The World Cups Are Kind Of Back

Diana Varinska

The roster for this weekend’s Szombathely World Cup comes in at 58 gymnasts with the men and women combined, down from the 80 who initially signed up on the nominative list, many of whom aren’t going to be at a hundred percent after more than six months without competing. But nonetheless, this meet is an important step in coming back to the sport, and will likely serve as a litmus test for other local organizers planning their own international events in the coming months while the world continues to grapple with the coronavirus.

Several top gymnasts have backed out (including hometown hero and Olympian Zsofia Kovacs, due to a knee injury), as have entire countries (Bulgaria, France, Israel, and Slovakia are no-shows, as is the women’s team from Slovenia), but there’s still plenty to be jazzed about.

On the women’s side, I’m most excited to see Aneta Holasova of the Czech Republic, one of my favorite “small program” gymnasts since she was a young junior, now qualified to the Tokyo Olympic Games. Holasova is competing every event but bars, and if she hits, I’d consider her a medal contender on both beam and floor. The bronze medalist on floor at last year’s Challenge Cup in Paris, Holasova has hugely impressive and clean tumbling, and her beam is also a standout, so if she hits, expect her to take some of the higher scores here.

I’m also looking forward to see what Poland can offer. Though Gabriela Janik, the country’s qualifier for Tokyo, has withdrawn from the competition, she was replaced by the legendary Marta Pihan-Kulesza, who should be a showstopper on floor, and we’ll also see first-year senior Kaja Skalska, Poland’s most promising newcomer in the past decade who will compete all four events here, though bars is typically where she has her strongest skill level.

Ukraine’s arsenal is pretty mighty, featuring 2016 Olympian Angelina Radivilova, 2020 Olympic qualifier Diana Varinska, and first-year senior Anastasiia Motak, who won the national all-around title last month at just 15. Radivilova should be a big threat on vault and floor, while Varinska has the potential to medal on bars, beam, and floor, and Motak could potentially show a DTY on vault, with her beam also very impressive. It’ll be interesting to see how it’s scored here compared to the 14.4 she got at home under Ukraine’s notoriously wild domestic judging, but either way, it’s an incredible set and deserves some time in the international spotlight.

Hungary, the host country, will also have favorites on several events, with Csenge Bacskay, Boglarka Devai, Noemi Makra, and Zoja Szekely all some of the best the women’s program currently has to offer. Both Bacskay and Devai are international medalists on vault, with Bacskay winning the Youth Olympic Games silver in 2018 while Devai took the Euros title in 2018, so that could be a great opportunity for them to snag some early hardware. It’s been more than two years now since Devai has competed, however, so we’ll see what kind of shape she’s in and whether she’ll be able to capture the title at home.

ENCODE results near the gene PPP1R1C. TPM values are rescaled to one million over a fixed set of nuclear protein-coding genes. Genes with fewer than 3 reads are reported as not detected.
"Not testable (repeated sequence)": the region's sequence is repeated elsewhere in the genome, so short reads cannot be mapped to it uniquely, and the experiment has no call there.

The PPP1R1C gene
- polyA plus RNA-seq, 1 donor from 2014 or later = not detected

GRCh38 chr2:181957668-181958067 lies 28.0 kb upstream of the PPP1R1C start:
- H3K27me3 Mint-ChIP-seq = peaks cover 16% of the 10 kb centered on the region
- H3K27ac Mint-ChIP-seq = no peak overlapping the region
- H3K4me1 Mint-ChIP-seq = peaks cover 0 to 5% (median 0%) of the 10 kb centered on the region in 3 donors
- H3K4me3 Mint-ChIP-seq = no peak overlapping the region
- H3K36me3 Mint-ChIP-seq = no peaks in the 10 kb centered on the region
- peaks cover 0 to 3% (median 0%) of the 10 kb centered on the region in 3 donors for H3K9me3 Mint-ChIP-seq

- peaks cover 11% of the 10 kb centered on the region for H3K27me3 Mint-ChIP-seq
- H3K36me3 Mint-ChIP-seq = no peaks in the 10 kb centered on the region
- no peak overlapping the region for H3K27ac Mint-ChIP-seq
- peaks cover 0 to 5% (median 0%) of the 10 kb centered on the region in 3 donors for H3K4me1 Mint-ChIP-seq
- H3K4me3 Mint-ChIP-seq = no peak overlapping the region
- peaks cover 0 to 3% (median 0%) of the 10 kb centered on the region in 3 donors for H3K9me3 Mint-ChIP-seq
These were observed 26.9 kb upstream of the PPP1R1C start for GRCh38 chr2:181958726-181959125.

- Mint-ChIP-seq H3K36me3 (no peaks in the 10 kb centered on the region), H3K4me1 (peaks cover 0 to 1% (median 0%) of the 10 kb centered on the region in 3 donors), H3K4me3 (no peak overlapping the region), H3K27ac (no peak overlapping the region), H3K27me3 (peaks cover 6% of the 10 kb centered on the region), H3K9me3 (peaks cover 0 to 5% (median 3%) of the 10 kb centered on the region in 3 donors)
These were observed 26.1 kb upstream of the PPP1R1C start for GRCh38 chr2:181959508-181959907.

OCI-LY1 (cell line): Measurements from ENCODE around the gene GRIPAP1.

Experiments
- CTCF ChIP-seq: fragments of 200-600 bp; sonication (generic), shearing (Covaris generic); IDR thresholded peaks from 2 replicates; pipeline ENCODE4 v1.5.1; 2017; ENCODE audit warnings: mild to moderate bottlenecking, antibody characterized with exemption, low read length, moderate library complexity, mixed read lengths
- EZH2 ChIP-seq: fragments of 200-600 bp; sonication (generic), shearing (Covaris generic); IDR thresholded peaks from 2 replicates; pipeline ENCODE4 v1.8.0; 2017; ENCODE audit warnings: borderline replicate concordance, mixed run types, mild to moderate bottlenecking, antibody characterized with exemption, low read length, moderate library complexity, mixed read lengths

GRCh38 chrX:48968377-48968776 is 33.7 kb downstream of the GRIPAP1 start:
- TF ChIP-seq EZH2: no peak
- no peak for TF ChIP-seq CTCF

Szekely will likely be a top contender for a bars medal, with her routine jam-packed full of releases and combos, while Makra will compete beam and floor. She’s been hit-or-miss on both in recent years, but her beam especially has great potential, so we’ll see what she can do on that apparatus, which will be even more unpredictable than usual after these athletes have had so much time away from the sport.

Also of note? On vault, world cup veterans Tijana Korent of Croatia and Jasmin Mader of Austria could be threats, Aleksandra Rajcic of Serbia has an impressive bars set, beam is anyone’s game but Lisa Zimmermann of Germany has shown some great work here in the past, and I love Latvia’s Elina Vihrova on all events, but floor is typically her best.

The Hungarian men’s program is hoping to clean up here, with high bar David Vecsernyes my favorite, but he’ll be going head-to-head with world champion Tin Srbic of Croatia, who is the favorite for the title. Milad Karimi, the 2020 Olympic quailfier for Kazakhstan, is also now a big name on the roster, and has medal potential on several events (with floor, vault, and high bar all likely), the legendary Romanian Olympian Marian Dragulescu will compete on vault only, Vinzenz Höck of Austria should be a top contender on rings, Croatian men Robert Seligman and Filip Ude are always highlights on pommels, Rok Klavora of Slovenia has a must-watch floor routine, Matvei Petrov of Albania is killer on pommels and p-bars, and the Ukrainian team should see top contenders in Igor Radivilov on rings and vault, Petro Pakhniuk on floor, pommels, and p-bars, Yevgen Yudenkov on floor, and Vladyslav Hryko on vault and high bar.

The competition begins with qualifications on Friday, October 2, with the women competing from 10 am until 2 pm, and then the men take over at 3:30 pm. Qualifications will be streamed on the Hungarian Federation’s website, but fair warning, the link is likely going to be geo-blocked.

Finals will happen over the weekend, beginning at 3 pm on both October 3 and October 4, with both days streamed via the Olympic Channel. All times listed are local to the competition, and Szombathely is currently 6 hours ahead of the U.S. east coast.

A full roster is available here, and the women’s start lists are here.

Article by Lauren Hopkins

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